Regarding the 2010 Olympics, the speakers described them as a land grab by global investors in order to profit from the unceeded lands of the St'at'imc and Squamish territories. They see this as yet another act of colonization using the spectacle of the Olympics to cover up the fact. They mentioned how the Olympics are portrayed as a symbol global peace and cooperation when in fact they are about environmental and cultural destruction, colonization and exploitation.

Speaking within a university, they contrasted Canada's system of education with their own which is based on the passing of knowledge from women to children and which is focused on living off the land and on transmitting culture and history. They spoke of the disastrous effects of Canada's residential schools on indigenous peoples and the difficulties of dealing with the consequences of widespread and institutionalized racism, sexual abuse and cultural genocide faced by a whole generation. One of the speakers saw this latest wave of indigenous struggles as the first awakenings after the end of the residential school system.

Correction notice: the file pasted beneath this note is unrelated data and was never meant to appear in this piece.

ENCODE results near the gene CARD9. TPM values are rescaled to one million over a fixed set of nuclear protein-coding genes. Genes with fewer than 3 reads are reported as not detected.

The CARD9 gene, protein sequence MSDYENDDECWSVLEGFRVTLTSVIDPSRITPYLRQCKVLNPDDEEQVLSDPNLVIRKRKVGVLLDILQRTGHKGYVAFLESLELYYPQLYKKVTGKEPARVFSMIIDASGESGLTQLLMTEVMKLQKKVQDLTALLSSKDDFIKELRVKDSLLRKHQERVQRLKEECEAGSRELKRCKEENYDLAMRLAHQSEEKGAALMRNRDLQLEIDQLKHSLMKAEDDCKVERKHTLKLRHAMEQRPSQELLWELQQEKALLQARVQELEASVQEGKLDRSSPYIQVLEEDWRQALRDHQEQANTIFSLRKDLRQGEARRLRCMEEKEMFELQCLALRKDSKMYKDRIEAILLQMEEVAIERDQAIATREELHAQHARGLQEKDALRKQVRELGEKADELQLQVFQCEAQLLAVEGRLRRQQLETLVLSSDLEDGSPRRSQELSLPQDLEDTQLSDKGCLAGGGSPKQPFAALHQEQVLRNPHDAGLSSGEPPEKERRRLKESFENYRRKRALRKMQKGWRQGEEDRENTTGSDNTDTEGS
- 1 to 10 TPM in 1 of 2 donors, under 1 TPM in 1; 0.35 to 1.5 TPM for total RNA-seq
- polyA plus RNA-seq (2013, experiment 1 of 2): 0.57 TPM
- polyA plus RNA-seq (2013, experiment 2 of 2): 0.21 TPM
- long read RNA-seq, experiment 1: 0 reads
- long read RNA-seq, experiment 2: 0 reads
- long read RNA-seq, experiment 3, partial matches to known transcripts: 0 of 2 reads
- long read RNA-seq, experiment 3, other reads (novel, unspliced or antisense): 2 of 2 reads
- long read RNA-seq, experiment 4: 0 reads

Activists Demand for Action in Aid of The Homeless


On Tuesday, as a result of the death of another homeless person, an Aboriginal man who froze to death in a stairwell at Yonge and Charles, the Ontario Coalition Against Poverty organized an emergency action at Toronto City Hall. According to Gaetan Heroux, an OCAP organizer, city officials laughably claimed that there were adequate shelter spaces and service provisions for the homeless, defying claims by the very people, social workers and others, staffed at the shelters.

Media>> Challenging Corporate Media

Independent media has a rich, long history. Linchpin is following in and updating a tradition known for dissent, diversity, and the creation, cultivation and communication of new and challenging ideas, writes Greg Macdougall

Anarchism In Ottawa Insert For Linchin Issue 2

Common Cause is a newly-formed provincial Anarchist organization. It formed in late September, after a founding conference in Toronto where members decided on a basis of unity and policy. The intention is to begin the process of building an organization of thousands that will have a presence in every town, workplace and neighbourhood across the province.

The first main project of this organization is a website and bi-monthly newspaper. These are entitled Linchpin and can be found online at http://linchpin.ca